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As Madam’s Organ owner Bill ­Duggan prepared to welcome 2004 in his three-story Adams Morgan blues club, one unwanted guest was there to kill the mood. On Dec. 31, 2003, an Alcoholic Beverage Regulation Administration (ABRA) investigator visited the establishment and told Duggan to start giving patrons the boot: According to ABRA, only 99 people were allowed inside the club. Though the establishment’s fire-marshal-approved capacity is 393, the certificate of occupancy on Madam’s Organ’s restaurant license lists only 99 seats—and in ABRA’s version of musical chairs, everyone inside the club needed to find a seat. Duggan says he was forced to eject two-thirds of his patrons on the biggest night of the year and to refund the $70 to $105 cover charges to the partyers ABRA eighty-sixed.

Those ejections won’t be happening anymore. On June 12, the D.C. Court of Appeals reversed the board’s order, ruling that the number of seats on a restaurant license can’t limit the total number of patrons allowed in the joint. Now, nearly 300 more can legally enter the establishment to shoot pool, croon at karaoke, or sling back shots—as long as they’re standing up, of course.

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The ruling could well overturn the way that the city handles pub crowds. The ABC Board no longer has say over the number of patrons allowed in a licensed establishment, an authority that it has asserted baldly in the past. Counting duties now shift to the fire marshal and the Department of Consumer and Regulatory Affairs. With the yearslong battle settled in court—the case arose from a May 2006 ABC Board ruling against Madam’s Organ—Duggan’s claiming victory over the body-counters. “I, for one, feel really fuckin’ good,” Duggan says. “But it costs me a lot of money to feel this good. I’d rather go to Disney World.”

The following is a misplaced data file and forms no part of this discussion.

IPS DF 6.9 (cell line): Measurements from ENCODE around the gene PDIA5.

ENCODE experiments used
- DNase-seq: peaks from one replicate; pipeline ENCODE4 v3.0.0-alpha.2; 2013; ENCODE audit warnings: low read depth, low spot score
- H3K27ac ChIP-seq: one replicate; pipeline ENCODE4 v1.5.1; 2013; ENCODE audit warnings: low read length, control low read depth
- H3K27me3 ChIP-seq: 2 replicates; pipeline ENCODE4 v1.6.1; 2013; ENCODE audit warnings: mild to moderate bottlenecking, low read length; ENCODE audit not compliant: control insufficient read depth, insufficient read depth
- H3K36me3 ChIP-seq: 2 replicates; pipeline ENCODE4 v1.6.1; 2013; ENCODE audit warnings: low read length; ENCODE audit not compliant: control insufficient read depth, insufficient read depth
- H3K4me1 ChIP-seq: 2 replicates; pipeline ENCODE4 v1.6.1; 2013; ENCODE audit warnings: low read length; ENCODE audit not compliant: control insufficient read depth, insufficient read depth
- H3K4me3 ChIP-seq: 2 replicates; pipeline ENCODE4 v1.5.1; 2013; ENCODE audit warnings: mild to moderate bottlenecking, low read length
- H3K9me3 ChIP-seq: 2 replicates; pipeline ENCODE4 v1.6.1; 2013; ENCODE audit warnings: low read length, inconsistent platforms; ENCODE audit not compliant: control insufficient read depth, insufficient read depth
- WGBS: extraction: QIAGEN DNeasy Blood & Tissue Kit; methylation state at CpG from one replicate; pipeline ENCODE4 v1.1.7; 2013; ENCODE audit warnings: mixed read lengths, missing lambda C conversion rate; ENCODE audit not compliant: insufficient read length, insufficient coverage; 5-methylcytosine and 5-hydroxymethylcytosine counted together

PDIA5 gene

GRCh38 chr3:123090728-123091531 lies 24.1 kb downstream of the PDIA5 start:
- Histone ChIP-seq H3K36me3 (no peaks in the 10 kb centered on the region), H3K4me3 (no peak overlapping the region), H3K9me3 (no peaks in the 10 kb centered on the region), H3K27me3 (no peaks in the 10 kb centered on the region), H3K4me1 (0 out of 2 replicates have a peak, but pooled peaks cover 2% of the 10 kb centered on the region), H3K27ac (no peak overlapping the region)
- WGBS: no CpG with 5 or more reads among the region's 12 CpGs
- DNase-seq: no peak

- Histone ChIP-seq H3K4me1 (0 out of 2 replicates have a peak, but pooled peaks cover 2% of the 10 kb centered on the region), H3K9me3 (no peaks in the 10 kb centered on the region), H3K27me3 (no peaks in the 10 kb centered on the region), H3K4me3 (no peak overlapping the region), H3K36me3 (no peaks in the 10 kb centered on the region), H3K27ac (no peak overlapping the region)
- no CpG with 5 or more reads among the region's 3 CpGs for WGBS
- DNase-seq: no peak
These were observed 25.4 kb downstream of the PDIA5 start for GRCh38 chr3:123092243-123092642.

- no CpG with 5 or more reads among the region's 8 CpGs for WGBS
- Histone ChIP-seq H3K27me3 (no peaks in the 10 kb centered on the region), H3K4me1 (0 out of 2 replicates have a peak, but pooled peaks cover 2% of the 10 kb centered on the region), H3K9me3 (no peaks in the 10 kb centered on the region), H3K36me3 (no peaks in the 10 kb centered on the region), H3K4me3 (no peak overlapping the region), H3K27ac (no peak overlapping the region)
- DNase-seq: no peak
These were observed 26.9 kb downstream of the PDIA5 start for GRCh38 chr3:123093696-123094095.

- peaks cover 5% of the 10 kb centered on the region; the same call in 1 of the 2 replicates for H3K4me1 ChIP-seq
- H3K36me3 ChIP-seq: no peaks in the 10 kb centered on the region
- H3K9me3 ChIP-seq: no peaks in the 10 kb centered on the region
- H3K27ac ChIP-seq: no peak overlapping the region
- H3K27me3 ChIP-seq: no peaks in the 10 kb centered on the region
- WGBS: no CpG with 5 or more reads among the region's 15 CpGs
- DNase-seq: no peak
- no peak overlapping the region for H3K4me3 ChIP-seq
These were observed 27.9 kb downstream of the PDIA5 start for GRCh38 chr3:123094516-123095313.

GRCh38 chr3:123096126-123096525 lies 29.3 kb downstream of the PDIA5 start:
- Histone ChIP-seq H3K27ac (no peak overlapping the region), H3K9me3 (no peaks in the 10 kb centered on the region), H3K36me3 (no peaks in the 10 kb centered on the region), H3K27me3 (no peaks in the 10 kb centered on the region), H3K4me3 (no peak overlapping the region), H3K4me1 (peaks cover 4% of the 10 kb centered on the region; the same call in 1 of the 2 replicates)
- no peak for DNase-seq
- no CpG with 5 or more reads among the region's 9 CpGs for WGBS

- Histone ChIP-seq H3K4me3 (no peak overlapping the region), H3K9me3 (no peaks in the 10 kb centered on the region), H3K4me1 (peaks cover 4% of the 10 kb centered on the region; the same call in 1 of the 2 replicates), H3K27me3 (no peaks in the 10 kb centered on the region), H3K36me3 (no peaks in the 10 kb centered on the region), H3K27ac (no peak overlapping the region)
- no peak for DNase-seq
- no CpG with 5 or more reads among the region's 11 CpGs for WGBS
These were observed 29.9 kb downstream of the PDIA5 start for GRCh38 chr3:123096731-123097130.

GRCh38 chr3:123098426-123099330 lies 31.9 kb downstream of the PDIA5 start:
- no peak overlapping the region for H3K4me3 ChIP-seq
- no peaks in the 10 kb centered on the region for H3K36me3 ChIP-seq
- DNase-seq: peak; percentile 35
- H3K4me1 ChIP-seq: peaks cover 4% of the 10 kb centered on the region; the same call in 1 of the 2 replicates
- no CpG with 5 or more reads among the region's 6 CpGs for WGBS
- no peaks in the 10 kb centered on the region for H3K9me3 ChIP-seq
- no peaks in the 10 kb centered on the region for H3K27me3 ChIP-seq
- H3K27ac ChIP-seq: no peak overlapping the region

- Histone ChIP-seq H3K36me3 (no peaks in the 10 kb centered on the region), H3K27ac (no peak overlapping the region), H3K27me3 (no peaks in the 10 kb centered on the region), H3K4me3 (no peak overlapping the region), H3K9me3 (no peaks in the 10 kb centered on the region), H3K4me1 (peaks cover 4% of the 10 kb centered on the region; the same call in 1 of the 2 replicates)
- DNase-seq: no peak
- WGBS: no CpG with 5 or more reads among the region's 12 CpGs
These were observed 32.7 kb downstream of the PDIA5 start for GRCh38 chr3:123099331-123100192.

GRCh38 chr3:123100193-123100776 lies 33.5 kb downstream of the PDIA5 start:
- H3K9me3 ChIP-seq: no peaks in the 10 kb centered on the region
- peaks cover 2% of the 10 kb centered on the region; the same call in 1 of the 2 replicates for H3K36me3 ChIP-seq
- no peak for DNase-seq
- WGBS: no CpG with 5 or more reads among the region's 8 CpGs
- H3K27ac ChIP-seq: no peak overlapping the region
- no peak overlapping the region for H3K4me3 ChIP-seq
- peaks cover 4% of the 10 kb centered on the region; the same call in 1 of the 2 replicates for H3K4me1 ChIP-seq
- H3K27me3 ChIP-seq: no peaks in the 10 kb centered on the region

How much money? Duggan says he’s spent nearly $25,000 in legal fees fighting the issue. That doesn’t include his lost revenue from ABRA ejections: He estimates that ABRA squeezed Madam’s Organ on the occupancy issue dozens of times between 2000 and 2006 in an attempt to remove the hundredth patron from his establishment. “We weren’t cited for it,” says Duggan. “They’d just come in, count, and say, ‘You’ll need them out.’” To Duggan, the money is just the beginning. “It’s the humiliation,” he says. “They make you feel like you’re operating an illegal club. You go away feeling dirty. You feel dirty from the process.”

For a neighborhood like Adams Morgan, the ruling keeps restaurant owners safe to operate as nightclubs, packing in a significantly higher occupancy than their actual restaurant license indicates. The loophole—a bar can apply as a restaurant with a seating occupancy of 99, then draw in additional, uncounted patrons to drink, dance, or shoot pool—might point to why Duggan had been willing to spend so much money to keep his seat count low. According to D.C. Code, an establishment holding a restaurant license must make 45 percent of its revenue from food sales—or bring in $2,000 per seat per year in food. For many Adams Morgan joints, where restaurants-by-day make a majority of their revenue at night, keeping the seat count low and the capacity high means staying in business.